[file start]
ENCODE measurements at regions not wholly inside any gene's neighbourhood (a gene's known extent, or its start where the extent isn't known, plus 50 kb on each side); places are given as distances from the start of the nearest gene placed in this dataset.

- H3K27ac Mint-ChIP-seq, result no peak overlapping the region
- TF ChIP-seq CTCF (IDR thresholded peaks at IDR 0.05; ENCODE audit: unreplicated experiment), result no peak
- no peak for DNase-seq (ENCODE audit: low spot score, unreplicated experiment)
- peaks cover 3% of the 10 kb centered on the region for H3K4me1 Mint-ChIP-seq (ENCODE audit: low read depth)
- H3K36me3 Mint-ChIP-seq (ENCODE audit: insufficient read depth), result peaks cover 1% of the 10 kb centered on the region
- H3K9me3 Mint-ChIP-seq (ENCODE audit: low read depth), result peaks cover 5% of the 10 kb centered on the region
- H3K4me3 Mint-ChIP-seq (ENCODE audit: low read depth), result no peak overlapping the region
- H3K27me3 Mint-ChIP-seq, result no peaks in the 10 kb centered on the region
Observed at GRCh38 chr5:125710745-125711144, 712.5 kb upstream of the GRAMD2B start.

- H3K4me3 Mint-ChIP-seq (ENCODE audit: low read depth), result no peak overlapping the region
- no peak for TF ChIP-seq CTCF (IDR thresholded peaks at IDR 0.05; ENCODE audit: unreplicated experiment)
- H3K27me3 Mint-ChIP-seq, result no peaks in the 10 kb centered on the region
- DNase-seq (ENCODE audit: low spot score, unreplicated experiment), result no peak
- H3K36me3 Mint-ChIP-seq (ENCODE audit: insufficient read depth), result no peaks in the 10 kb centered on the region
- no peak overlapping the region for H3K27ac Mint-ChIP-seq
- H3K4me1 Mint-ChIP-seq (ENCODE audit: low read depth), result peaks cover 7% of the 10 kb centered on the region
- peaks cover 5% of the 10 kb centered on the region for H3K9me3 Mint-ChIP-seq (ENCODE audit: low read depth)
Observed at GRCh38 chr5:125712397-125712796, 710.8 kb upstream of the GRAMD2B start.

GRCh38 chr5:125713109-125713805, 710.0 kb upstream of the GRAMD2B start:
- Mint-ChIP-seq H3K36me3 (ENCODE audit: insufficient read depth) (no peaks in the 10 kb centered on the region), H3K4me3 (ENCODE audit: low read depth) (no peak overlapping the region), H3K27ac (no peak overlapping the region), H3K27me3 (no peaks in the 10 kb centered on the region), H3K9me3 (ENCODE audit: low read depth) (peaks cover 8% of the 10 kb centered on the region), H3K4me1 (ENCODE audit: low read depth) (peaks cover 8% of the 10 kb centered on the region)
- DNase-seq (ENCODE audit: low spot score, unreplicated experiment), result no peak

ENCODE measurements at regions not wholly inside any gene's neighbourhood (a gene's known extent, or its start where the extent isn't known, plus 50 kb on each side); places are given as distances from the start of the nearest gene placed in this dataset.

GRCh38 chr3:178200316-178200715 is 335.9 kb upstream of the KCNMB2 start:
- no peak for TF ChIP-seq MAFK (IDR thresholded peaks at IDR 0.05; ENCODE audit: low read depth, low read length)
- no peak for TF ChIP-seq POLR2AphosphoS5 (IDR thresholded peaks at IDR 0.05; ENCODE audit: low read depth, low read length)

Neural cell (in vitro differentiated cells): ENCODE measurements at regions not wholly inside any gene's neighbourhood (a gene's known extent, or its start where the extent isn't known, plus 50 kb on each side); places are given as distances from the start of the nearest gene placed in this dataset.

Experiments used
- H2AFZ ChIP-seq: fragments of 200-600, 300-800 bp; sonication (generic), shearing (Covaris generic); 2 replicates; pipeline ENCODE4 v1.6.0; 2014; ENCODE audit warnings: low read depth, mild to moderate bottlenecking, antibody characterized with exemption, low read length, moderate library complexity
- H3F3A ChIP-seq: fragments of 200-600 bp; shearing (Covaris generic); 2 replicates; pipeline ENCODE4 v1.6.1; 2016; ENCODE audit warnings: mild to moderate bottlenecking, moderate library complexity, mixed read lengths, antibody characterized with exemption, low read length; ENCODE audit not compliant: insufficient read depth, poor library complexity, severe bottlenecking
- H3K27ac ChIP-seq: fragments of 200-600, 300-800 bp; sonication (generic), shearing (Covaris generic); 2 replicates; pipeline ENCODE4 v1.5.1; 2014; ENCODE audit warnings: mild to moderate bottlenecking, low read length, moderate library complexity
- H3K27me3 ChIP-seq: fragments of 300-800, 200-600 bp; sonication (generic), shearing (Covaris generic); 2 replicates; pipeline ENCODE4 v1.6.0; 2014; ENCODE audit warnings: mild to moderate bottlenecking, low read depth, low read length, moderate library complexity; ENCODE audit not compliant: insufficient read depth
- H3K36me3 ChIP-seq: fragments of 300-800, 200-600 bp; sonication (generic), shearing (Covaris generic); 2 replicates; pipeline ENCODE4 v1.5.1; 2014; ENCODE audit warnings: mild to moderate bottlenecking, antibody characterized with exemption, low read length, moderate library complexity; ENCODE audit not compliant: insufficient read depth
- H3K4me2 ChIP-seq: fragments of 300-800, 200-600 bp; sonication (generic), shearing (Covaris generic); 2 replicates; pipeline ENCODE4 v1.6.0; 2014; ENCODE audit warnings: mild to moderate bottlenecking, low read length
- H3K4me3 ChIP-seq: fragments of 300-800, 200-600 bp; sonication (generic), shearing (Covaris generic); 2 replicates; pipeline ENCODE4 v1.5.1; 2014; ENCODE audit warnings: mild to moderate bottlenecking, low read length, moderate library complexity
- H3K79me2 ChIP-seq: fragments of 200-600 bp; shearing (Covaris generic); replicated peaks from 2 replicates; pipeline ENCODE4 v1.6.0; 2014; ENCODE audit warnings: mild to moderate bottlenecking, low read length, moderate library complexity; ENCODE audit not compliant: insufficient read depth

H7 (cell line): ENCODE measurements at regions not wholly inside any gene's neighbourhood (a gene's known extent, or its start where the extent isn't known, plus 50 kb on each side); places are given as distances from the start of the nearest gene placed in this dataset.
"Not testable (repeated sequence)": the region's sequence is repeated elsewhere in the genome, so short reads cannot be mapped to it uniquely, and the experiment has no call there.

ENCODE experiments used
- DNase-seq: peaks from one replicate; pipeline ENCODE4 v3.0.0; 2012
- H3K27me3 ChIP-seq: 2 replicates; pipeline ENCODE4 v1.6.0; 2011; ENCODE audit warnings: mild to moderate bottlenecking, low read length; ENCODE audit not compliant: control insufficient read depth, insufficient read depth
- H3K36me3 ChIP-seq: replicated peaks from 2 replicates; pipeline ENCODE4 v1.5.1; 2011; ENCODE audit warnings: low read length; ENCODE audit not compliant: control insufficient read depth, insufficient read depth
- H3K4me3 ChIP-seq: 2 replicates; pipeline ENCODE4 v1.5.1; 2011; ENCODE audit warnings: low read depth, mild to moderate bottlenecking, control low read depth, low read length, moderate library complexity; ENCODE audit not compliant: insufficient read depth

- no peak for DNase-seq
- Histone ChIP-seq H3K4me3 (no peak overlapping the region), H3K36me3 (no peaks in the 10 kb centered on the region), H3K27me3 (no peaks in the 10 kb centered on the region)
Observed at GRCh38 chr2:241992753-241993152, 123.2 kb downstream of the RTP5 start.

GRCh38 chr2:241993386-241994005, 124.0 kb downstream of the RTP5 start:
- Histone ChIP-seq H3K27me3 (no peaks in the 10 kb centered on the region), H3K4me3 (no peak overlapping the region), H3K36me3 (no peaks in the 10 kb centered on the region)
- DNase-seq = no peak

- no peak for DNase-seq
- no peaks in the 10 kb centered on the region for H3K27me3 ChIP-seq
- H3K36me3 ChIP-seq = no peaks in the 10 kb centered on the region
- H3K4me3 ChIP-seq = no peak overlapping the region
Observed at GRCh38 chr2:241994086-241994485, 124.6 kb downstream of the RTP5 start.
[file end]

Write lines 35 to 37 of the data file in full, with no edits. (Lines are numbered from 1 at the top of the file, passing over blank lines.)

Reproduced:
- H3K4me3 ChIP-seq: fragments of 300-800, 200-600 bp; sonication (generic), shearing (Covaris generic); 2 replicates; pipeline ENCODE4 v1.5.1; 2014; ENCODE audit warnings: mild to moderate bottlenecking, low read length, moderate library complexity
- H3K79me2 ChIP-seq: fragments of 200-600 bp; shearing (Covaris generic); replicated peaks from 2 replicates; pipeline ENCODE4 v1.6.0; 2014; ENCODE audit warnings: mild to moderate bottlenecking, low read length, moderate library complexity; ENCODE audit not compliant: insufficient read depth

H7 (cell line): ENCODE measurements at regions not wholly inside any gene's neighbourhood (a gene's known extent, or its start where the extent isn't known, plus 50 kb on each side); places are given as distances from the start of the nearest gene placed in this dataset.